While I haven’t read a lot of short story collections by many different authors, I have read many short story collections by a few select authors. Below is my book review for Ursula K. Le Guin’s Tales from Earthsea.
I first discovered the writing of Ms. Le Guin in 2005. Since that summer, I have read a whole bunch of her books and short stories collections. I needed a book to read on the long flight to New Zealand, although did not have one in mind. Before going to the bookstore and wandering aimlessly around the Fantasy and Sci-Fi section hoping I’d find something, I remember going to Amazon.com and typing “wizard” into the search box.
This, in turn, brought me to the page for The Wizard of Earthsea (1968), arguably one of the best fantasy books I have ever read. At 198 pages (my 2004 Bantam Spectra edition), The Wizard of Earthsea sets the stage for an intricate and beautiful world where magic abounds and your imagination will run free. Ms. Le Guin does in 198 pages what J.K. Rowling couldn’t do – for me, in any case – in seven books. I should admit that, while I did enjoy the Harry Potter movies, I only read five of the books.
So, after finishing The Wizard of Earthsea I immediately plowed through the next three books in Ms. Le Guin’s Earthsea Cycle. By this time, I had already fallen in love with the people and world of Earthsea, and couldn’t wait to get my hands on more.
Published as one volume in 2001, Tales from Earthsea are five short works of fiction set in the Earthsea universe. I’ve read this collection twice, and it still hasn’t gotten old. While I can’t remember when I re-read it, I do remember the first time I picked it up.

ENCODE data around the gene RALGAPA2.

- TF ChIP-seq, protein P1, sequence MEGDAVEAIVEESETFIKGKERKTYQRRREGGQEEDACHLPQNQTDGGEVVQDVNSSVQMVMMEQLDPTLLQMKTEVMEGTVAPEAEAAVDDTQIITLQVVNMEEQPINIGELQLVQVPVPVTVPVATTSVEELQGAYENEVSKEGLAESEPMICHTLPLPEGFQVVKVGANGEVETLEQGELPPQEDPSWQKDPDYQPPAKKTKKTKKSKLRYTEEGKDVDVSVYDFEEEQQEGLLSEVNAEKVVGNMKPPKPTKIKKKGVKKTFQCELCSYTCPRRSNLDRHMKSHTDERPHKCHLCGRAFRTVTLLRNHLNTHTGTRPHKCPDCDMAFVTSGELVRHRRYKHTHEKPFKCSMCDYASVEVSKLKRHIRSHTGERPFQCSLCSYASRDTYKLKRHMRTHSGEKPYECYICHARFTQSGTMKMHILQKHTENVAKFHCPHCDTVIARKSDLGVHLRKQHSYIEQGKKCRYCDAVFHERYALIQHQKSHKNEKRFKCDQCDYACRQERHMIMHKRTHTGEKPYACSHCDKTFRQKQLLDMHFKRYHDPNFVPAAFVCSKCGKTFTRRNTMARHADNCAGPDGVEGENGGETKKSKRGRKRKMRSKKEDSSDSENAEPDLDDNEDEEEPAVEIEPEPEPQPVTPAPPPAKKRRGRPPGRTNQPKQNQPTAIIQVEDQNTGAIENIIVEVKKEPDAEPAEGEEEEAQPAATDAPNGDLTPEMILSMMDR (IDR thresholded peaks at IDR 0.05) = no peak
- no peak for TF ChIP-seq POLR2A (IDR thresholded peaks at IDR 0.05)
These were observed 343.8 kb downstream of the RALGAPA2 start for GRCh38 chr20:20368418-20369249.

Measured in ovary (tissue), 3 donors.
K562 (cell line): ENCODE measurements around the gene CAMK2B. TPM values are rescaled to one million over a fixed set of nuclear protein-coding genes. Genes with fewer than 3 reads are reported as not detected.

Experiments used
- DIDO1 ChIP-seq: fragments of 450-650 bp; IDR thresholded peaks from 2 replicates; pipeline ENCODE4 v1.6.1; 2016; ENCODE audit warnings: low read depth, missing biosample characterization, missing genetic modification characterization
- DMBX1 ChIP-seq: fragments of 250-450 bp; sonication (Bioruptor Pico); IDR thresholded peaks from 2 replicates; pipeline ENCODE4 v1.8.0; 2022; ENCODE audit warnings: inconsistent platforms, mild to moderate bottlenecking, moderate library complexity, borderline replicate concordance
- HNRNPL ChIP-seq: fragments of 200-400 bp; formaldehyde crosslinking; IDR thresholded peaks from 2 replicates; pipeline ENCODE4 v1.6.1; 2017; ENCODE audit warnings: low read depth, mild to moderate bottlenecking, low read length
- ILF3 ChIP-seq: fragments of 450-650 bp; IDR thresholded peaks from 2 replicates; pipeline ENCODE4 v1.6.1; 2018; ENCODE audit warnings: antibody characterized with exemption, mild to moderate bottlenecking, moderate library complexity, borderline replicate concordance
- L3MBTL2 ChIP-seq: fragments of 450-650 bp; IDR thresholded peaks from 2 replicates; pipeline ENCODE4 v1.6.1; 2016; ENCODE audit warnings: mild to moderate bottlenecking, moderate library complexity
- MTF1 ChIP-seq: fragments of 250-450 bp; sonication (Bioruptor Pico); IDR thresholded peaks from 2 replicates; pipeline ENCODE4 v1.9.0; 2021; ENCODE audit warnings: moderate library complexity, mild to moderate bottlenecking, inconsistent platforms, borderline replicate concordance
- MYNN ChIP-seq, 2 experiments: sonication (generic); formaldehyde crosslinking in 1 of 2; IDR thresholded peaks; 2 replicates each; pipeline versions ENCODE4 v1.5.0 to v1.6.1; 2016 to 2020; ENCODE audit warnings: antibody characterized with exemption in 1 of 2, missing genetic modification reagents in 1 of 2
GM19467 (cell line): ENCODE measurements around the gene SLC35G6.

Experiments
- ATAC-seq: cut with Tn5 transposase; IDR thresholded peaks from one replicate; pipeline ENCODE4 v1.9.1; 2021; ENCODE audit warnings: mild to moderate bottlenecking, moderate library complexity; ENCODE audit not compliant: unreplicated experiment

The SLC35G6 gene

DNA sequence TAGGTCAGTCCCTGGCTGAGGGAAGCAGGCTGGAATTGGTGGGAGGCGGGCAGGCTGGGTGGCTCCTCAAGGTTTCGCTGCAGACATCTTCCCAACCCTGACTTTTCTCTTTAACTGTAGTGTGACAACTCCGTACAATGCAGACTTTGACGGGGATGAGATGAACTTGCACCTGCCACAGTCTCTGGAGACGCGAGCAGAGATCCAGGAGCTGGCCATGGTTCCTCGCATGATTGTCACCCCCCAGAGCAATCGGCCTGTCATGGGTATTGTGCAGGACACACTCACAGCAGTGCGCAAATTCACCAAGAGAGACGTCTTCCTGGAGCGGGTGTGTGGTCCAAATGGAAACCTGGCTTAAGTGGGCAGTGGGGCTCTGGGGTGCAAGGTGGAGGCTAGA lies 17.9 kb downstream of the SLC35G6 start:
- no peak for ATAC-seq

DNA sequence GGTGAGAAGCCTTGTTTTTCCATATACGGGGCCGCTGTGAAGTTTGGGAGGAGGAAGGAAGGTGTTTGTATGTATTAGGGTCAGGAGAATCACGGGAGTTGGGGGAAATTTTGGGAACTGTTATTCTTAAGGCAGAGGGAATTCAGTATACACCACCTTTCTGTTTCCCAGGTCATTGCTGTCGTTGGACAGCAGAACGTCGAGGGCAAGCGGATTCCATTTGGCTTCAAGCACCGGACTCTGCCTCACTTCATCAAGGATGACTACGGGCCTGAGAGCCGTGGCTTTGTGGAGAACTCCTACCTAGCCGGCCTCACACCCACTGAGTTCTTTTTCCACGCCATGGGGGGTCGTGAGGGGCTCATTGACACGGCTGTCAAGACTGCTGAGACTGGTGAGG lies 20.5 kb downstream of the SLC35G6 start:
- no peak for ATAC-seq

During the summer of 2006 my family went to Alaska for a two-week vacation. Tales From Earthsea was safely stowed in my carry-on for the plane ride. Visiting Alaska was awesome, to say the least. Anchorage was cold, and windy. Fairbanks, alternatively, was 80 degrees Fahrenheit and it was still bright outside at midnight. It was actually in Fairbanks that I remember reading Tales from Earthsea and being told to go to bed, even though the sun was still shining and I did not want to put the book down. There were other times that vacation when I should have been looking out the window at the scenery and instead had my eyes glued to the pages.
If you like fantasy – actually, if you enjoy thoughtful stories with substance and depth – consider picking up a copy of Tales from Earthsea. As I mentioned above, Tales from Earthsea is comprised of five short stories. My personal two favorites are “The Finder” and “On the High Marsh,” although each story is unique in its own way.
In short, Tales from Earthsea is a rare gem and is worth a place on your reading list. It is also available as an audio book, if that is your preference.
*Note: This is my first attempt at writing a book review. I apologize if it is lacking in some areas and doesn’t answer all the questions a book review normally would cover. Suggestions and recommendations are welcome.